Tucker EXPOSES mysterious food shortages as THOUSANDS of cattle in Kansas suddenly die and food plants catch on FIRE 👀 pic.twitter.com/bRbiCGUh4m
— Benny Johnson (@bennyjohnson) June 17, 2022
As these incidents and shortages play out, one can’t help but wonder what the globalists are saying, or more appropriately, what’s their role in all of this? It’s no surprise that one world organizations like the United Nations are talking about food shortages. David Beasley, the current head of the UN’s world food program, is predicting a “perfect storm” of global agricultural collapse. The biggest problem this year is food prices, but he warns that next year, it will morph into a food availability problem as supplies run dry. “In 2023 you’re going to have a food shortage problem.”
The World Economic Forum talked about food shortages at their annual meeting in Davos which was held May 22-26, 2022. Ahead of the meeting, World Economic Forum Founder Klaus Schwab said, “The return of war, epidemics and the climate crisis, all those disruptive forces have derailed the global recovery…Those issues must be confronted in Davos, and the global food crisis in particular needs our immediate attention.”
An article that is part of the Davos agenda lays out the food crisis initiatives. It begins by saying that the food system has been knocked off its axis and “stabilizing the global food system requires collaboration and partnerships among key players in agriculture. Climate resilience must be built into agriculture, including carbon-smart solutions and biological alternatives to artificial fertilizers.”
When it comes to the food shortage crisis one wonders if the Hegelian dialectic has come into play. This occurs when a problem is purposefully created, but the blame for the problem is placed on another source. This problem elicits a reaction, whereby people cry out for a solution. Miraculously, the same entity that created the problem now provides a solution to solve the crisis.
In this case, is it a stretch to ponder the idea that the globalists have their climate friendly solution for world hunger already in hand? After all, they claim to be sustainable food supply experts who must act swiftly to save the world. At the 2022 meeting, they parroted all the answers and so did their stakeholders and partners.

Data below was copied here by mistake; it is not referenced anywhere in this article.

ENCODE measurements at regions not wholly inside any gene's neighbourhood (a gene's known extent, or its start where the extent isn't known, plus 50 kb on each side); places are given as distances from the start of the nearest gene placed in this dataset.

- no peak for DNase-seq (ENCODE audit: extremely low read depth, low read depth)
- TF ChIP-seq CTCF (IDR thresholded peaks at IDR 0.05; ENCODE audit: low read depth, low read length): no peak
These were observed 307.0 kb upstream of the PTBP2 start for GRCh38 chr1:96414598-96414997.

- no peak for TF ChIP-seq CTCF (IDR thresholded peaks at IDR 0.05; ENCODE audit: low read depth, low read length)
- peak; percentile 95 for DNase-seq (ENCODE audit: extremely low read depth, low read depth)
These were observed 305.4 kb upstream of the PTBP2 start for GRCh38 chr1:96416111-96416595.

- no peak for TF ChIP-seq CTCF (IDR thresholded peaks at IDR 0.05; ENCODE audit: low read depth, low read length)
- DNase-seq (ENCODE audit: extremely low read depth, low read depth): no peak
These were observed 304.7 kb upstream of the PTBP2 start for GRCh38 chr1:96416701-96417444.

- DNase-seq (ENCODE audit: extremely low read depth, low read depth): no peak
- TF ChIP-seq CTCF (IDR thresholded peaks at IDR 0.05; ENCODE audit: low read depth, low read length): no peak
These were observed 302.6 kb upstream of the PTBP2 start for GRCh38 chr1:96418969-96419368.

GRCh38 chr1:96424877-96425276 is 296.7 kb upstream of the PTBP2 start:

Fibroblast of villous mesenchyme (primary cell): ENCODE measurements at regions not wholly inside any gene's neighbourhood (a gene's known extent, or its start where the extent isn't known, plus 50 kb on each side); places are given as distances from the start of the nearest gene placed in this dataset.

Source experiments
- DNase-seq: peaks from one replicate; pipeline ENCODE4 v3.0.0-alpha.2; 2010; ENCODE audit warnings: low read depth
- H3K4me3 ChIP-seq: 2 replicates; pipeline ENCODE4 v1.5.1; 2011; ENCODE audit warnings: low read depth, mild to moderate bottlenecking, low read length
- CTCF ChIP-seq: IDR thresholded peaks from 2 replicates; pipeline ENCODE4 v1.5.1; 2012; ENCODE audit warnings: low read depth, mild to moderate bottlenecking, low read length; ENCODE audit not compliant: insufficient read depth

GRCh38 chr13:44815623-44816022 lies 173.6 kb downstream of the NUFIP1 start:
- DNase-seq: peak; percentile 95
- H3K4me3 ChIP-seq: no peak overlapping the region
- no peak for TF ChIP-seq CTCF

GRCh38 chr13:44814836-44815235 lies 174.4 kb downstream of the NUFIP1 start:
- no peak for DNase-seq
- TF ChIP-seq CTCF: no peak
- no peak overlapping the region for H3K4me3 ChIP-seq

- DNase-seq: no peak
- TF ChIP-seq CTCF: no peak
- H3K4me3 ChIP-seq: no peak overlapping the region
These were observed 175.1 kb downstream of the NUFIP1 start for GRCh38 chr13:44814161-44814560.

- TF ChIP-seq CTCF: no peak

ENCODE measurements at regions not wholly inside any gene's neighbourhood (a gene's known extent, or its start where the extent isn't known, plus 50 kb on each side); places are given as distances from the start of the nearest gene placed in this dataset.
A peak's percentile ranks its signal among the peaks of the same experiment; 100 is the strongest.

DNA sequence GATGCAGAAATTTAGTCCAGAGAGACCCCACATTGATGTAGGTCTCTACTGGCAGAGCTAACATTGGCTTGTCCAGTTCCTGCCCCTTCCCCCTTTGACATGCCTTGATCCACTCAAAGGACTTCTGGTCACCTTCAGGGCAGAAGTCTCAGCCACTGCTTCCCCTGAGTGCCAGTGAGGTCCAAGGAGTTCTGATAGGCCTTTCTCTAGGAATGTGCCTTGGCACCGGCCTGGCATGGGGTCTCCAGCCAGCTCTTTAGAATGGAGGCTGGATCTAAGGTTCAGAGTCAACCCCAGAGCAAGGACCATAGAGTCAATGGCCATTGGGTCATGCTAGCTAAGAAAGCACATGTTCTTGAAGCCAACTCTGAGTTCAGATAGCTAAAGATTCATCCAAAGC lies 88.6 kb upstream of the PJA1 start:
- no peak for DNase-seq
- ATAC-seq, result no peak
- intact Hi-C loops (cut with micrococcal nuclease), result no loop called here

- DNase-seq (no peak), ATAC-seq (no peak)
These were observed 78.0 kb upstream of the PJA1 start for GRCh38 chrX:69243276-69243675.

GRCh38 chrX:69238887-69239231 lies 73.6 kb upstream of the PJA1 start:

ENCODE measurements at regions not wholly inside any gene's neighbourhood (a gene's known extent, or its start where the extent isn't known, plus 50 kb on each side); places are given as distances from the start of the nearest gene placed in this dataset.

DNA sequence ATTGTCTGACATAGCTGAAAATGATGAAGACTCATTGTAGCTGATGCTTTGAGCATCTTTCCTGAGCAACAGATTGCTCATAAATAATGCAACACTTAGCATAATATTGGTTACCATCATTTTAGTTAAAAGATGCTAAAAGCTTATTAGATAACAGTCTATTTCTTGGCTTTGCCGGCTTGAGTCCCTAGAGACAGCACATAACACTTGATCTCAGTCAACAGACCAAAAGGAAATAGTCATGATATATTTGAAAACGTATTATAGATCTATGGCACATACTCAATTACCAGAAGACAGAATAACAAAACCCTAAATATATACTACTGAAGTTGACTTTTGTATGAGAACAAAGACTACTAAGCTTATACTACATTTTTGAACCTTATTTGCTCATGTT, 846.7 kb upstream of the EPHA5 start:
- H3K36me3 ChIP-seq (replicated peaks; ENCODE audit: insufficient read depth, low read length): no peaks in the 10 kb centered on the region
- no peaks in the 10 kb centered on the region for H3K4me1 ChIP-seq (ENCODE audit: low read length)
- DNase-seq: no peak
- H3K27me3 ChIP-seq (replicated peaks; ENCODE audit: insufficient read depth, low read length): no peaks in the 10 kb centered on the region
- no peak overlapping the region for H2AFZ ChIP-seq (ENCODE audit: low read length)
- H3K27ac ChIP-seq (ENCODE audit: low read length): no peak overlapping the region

Speaking of the WEF and its supporters, the Rockefeller Foundation had a lot to say about the global food crisis in their guide titled Reset the Table: Transforming the U.S. Food System (with the subtitle: Messaging Guide Research Findings). The objective is clearly stated on page 3: “One of the consistent needs we’ve heard expressed by those seeking to transform the food system is a SHARED NARRATIVE to motivate the needed changes in the system…we articulated a narrative and a message framework focused on the long-term transformation needed in the food system.” Further investigation of this guide reveals some common themes which are: racial justice, equity, fairness, sustainability and shared prosperity. Additionally, while the consumption of healthier food is suggested, emphasis is placed on the use of government programs and subsidies, which are outlined in the guide. According to the Rockefeller Foundation, the use of messaging to accomplish this is key because “narratives are an articulation of a particular way of seeing the world, issues, other people, and more that is accepted and adopted by a critical mass of people.” The guide suggests immediate actions that need to be taken to produce “equitable prosperity throughout the supply chain” such as “OSHA must set and enforce mandatory guidelines to keep workers and the food supply safe,” as well as “provide credit, loan servicing and debt relief for farmers and ranchers.”